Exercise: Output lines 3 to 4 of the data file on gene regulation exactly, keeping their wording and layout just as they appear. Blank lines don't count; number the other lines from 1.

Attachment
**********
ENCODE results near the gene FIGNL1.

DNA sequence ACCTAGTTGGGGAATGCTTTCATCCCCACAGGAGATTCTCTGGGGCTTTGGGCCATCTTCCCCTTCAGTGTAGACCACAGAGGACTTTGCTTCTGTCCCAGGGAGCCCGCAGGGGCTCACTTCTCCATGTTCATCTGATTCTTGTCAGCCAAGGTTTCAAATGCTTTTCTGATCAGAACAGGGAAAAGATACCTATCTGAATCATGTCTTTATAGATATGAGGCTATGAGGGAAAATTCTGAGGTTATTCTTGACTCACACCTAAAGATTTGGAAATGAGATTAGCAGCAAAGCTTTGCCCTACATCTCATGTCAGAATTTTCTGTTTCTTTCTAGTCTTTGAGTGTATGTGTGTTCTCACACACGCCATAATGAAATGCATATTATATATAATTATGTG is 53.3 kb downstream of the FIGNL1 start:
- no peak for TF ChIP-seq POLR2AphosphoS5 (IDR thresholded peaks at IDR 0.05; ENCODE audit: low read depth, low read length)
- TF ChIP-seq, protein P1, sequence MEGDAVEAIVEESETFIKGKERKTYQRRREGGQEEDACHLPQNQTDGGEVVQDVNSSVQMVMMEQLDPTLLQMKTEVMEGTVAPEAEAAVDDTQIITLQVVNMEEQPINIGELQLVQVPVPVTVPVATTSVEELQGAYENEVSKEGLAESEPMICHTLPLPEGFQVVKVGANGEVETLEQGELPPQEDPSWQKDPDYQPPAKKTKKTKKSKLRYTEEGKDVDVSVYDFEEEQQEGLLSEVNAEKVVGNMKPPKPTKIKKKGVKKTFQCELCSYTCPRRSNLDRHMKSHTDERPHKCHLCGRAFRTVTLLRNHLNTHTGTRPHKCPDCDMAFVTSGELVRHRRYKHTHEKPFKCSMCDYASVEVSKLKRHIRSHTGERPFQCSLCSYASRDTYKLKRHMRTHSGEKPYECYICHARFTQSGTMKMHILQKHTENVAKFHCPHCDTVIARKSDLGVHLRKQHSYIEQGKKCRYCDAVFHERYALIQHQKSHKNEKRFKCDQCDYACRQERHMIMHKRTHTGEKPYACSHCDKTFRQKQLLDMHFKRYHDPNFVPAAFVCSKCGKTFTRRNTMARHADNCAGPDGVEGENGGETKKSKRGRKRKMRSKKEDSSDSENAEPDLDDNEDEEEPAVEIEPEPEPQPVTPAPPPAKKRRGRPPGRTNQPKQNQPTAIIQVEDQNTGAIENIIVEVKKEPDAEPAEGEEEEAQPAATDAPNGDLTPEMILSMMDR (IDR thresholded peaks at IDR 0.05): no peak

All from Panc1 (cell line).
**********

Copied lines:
- no peak for TF ChIP-seq POLR2AphosphoS5 (IDR thresholded peaks at IDR 0.05; ENCODE audit: low read depth, low read length)
- TF ChIP-seq, protein P1, sequence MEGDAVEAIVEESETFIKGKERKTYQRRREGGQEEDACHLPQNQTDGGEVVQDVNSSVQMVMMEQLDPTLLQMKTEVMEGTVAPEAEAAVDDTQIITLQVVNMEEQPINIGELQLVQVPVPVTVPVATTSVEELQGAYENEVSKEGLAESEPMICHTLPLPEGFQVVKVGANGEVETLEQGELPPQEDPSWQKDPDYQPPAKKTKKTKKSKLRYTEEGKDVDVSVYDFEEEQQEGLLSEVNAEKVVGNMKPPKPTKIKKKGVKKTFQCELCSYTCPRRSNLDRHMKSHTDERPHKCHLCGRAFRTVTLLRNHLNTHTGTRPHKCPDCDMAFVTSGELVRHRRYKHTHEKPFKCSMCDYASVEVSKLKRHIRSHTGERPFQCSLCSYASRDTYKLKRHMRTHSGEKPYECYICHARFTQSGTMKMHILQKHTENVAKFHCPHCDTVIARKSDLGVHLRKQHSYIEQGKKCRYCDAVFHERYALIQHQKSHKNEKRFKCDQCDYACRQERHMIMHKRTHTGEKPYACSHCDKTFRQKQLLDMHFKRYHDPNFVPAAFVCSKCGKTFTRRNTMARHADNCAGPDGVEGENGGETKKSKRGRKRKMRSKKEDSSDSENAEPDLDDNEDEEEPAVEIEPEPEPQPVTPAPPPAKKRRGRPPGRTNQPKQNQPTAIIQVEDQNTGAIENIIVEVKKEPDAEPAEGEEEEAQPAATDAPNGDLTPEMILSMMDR (IDR thresholded peaks at IDR 0.05): no peak